Food Story: Joy & Sugar Sandwiches and Mushrooms

How exciting it is to be able to showcase our third guest blogger, Joy from Healthy Eating For Healthy Living Tips. Joy is from the UK and is highly credentialed in nutrition with lots of free health information on her sites. Her research topic for her nutrition work was migraine and nutrition. Joy has graciously offered to share one of her food stories so let’s see what she has to say!

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Delighted to be invited to write on “Food Stories”, thanks. Pondering “where to start” I finally decided to share a story about food that happened to our family in the 1950s.

My Mum and Nan were both excellent cooks, so the family enjoyed three home cooked meals a day, every day. Breakfast was often bacon and eggs; most lunches involved three courses, with hearty portions of meat, potatoes and two or three vegetables – often followed by my favourite suet puddings and lashings of custard. And none of these prissy starters you see these days – a good plateful of Yorkshire Pudding with gravy (or treacle) was OUR appetiser. “Tea” was often a yummy sugar sandwich – with butter, of course. Friday was always “fish” day.

Despite the generous portions of what would now be termed unhealthy food, none of the family were obese in the way that so many adults and youngsters are today. I wonder why? Could it be because:

• We walked to and from school
• School included “outside sports” every day, rain or shine (however much I hated it)
• My after school activities included helping Mum with the cleaning
• I felt “grown-up” working weekends and evenings in the family shop (open 15 hours a day), on my feet all day – sitting down was unheard of. It was a sweet shop and often I was given permission to choose some chocolate as “a little treat”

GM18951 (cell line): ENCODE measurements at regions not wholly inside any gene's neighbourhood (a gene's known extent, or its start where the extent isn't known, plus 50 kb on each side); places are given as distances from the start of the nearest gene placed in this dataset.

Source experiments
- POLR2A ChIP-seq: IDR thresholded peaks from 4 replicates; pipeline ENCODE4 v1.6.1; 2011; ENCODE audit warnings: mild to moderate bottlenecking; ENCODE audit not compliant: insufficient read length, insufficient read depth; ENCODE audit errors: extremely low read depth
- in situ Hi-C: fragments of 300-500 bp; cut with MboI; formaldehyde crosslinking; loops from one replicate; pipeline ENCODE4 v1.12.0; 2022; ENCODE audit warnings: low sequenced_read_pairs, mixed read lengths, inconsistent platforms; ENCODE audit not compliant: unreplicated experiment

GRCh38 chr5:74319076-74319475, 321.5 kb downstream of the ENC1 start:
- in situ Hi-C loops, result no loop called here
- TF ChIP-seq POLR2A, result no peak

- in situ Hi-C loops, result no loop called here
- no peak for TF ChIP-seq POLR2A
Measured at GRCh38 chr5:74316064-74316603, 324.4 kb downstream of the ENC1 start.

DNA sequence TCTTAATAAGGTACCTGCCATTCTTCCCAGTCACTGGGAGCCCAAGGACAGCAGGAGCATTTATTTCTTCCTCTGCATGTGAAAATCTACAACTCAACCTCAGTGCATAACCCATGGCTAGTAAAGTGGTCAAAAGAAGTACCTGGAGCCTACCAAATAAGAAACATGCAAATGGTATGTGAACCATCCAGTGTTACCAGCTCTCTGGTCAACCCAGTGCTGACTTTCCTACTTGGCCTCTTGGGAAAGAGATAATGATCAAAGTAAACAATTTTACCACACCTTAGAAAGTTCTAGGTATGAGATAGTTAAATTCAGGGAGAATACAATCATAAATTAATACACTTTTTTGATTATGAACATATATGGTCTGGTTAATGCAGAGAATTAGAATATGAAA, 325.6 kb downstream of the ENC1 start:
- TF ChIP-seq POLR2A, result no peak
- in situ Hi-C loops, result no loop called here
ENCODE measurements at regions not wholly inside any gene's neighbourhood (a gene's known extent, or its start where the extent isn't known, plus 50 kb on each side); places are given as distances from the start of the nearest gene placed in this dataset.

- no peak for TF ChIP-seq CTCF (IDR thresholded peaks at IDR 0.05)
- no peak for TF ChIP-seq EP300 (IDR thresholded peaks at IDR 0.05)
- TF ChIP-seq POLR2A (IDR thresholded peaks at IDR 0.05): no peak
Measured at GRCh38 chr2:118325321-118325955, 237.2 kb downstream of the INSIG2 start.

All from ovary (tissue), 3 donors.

• Duties over, I went out to play “skipping” etc with friends
• TV? No way. That was an adult activity after sis and I went to bed
• Fizzy drinks? Two bottles for the whole family delivered(!) to us once a week – regular drinks were tea or water
• Take-aways? The only take-away we’d heard of was the fish and chip shop
• Snacks / crisps? There was always fresh fruit on the table
• Did you spot those regular eggs and vegetables? Collected daily from the corner store (reachable on foot)

We were usually exhausted by the long hours in the family shop, but these days, particularly working in the family business, were the happiest of my life.

My Mum and Dad are still in pretty good health, coming up to their 90th birthdays. My Nan passed away of old age in her early 90s. My “Gang” made it to his mid-eighties. My funny food story about Gang was when he cooked fish and chips for the whole family on impulse at 3 in the morning once when he couldn’t sleep. Everyone was duly woken up, ate it, and then presumably went back to sleep again.